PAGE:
Moving on, traditionally, in most countries, the twin pillars of support for monarchy have been the aristocracy and religious institutions. Haile Selassie had long had a contentious relationship with the Ethiopian aristocracy over his efforts, throughout his reign, to centralize power. There were, of course, reasons for this. Battles between feuding nobles had long troubled Ethiopia. This was partly how Haile Selassie himself had come to power, leading a rebellion of nobles in deposing the emperor in 1916, after which he was able to consolidate power further and ultimately the empress handed power over to him. Haile Selassie wanted to end all of that and was likely concerned that internal strife could be taken advantage of by foreign powers with designs on the country. As far as the Ethiopian Church was concerned, although they always remained largely supportive of the monarchy, tensions were certainly raised when the emperor made Church lands subject to taxation and claimed the right of the government to judge clerics whereas previously a cleric could only be judged by a church court. They, however, could be dealt with, but the nobles remained problematic, especially when they offered staunch opposition to his effort to enact progressive taxation in Ethiopia.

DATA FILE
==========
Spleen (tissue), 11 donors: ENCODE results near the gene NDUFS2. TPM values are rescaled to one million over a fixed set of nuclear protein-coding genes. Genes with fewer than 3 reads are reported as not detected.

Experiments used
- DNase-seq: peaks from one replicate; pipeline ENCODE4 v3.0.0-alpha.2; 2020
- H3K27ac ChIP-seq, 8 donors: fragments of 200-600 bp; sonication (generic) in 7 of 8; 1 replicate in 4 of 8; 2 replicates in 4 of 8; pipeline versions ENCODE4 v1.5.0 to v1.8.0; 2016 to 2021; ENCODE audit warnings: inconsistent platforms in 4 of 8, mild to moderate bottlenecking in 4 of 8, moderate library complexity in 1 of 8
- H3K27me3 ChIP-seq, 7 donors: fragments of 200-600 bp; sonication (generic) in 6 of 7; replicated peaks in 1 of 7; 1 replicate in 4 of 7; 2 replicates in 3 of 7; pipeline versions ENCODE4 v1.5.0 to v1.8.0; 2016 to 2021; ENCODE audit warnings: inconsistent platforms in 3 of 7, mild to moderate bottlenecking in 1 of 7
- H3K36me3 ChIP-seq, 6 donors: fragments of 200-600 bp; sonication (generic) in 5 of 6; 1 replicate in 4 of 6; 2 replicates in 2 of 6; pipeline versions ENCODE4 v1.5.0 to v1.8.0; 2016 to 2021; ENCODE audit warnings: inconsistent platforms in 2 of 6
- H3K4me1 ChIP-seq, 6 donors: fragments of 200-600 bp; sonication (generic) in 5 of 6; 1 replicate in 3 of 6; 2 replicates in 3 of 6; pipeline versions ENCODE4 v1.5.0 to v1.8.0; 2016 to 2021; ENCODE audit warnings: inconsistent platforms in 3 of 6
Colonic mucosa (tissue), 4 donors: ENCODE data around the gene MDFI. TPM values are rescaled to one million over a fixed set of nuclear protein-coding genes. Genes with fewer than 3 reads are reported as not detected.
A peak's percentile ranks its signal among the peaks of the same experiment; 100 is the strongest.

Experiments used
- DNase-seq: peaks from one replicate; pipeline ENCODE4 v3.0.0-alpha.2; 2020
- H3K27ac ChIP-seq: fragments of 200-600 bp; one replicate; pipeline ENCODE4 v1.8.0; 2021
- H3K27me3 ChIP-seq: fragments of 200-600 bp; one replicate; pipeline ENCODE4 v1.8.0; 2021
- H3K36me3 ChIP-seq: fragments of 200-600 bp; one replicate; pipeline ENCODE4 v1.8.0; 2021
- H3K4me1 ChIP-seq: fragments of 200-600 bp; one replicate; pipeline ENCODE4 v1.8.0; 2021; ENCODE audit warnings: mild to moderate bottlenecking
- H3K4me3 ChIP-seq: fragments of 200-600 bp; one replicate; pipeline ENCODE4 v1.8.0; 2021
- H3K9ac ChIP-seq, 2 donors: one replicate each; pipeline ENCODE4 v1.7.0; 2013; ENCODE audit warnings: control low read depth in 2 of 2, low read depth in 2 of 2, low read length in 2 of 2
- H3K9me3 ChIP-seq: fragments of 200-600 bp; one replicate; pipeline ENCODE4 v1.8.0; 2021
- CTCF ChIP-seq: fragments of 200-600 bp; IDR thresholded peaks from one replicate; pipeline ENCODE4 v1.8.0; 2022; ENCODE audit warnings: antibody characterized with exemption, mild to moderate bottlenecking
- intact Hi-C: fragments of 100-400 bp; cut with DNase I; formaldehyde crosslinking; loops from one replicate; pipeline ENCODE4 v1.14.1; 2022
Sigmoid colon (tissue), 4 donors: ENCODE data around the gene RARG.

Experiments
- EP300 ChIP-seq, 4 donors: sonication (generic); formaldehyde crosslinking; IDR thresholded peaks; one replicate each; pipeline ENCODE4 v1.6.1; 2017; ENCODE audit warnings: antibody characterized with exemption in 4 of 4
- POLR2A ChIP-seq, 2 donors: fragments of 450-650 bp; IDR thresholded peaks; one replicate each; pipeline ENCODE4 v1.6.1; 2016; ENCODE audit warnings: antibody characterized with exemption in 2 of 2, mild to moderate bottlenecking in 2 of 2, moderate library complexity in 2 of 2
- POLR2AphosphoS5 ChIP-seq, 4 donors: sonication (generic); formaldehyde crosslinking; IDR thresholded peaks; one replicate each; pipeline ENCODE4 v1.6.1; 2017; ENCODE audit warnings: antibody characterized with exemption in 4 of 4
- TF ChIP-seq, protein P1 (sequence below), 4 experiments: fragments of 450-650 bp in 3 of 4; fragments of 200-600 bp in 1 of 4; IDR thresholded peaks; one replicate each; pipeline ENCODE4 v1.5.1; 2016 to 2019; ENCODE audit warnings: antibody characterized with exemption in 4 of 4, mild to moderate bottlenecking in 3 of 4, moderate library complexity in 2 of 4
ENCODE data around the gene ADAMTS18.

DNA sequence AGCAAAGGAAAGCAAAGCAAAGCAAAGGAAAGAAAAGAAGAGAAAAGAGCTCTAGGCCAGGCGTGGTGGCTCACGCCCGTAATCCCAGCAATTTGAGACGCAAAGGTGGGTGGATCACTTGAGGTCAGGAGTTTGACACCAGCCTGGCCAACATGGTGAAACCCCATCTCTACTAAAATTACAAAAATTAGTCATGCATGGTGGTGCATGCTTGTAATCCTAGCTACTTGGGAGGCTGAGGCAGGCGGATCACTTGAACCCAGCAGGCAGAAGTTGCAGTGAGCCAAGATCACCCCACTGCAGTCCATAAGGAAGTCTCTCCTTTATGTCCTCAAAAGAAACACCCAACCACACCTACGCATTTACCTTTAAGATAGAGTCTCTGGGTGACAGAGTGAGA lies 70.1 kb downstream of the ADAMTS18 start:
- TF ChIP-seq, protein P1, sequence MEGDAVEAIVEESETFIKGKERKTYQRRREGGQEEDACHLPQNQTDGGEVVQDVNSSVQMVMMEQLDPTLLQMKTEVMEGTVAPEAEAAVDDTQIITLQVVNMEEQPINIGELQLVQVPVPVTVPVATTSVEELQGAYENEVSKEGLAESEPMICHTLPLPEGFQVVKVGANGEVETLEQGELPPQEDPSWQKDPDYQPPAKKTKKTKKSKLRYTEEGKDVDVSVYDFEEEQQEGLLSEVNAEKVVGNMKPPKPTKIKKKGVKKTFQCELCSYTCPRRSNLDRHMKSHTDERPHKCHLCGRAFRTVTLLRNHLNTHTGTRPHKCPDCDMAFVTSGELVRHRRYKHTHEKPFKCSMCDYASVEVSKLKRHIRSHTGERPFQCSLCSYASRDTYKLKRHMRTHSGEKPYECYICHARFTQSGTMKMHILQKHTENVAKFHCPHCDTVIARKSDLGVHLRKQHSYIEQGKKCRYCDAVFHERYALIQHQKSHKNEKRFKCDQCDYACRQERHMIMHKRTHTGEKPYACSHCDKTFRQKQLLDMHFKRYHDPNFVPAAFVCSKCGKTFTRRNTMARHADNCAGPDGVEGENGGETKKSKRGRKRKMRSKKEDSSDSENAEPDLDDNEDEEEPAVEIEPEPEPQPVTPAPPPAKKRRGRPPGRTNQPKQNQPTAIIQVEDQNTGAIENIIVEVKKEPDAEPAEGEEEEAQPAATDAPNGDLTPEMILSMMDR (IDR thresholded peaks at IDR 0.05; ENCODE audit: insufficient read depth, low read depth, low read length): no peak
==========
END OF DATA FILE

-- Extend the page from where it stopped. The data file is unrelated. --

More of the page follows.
On the international front, Haile Selassie was an outspoken critic of European colonialism and supported anti-colonial movements across Africa. Again, this is not surprising but it also meant that the emperor sacrificed the support of the very foreign countries which had restored him to his throne; namely Britain, France and Belgium. This policy also failed to take into account the fact that in almost all of these anti-colonial movements the rebel factions were supported by either the Soviet Union or the United States, neither of which had a favorable view of monarchy in general. As these anti-colonial movements gained strength so did the influence of the Soviet Union on the continent of Africa. All of this was, of course, an outgrowth of the Cold War and Haile Selassie was determined to have nothing to do with that conflict. Most monarchies in the world took the side of the United States which, while certainly never pro-monarchy, was nowhere near as stridently anti-monarchy as the forces of international communism. By placing himself solidly in the non-aligned group, the emperor could expect little assistance from the United States but it in no way moved the Soviet Union to see him as anything other than an “enemy of the people”. His denunciation of the war against communism in Vietnam won him praise from the anti-war movement but, again, did not make the Soviet Union view him as anything less than an enemy of their entire world view.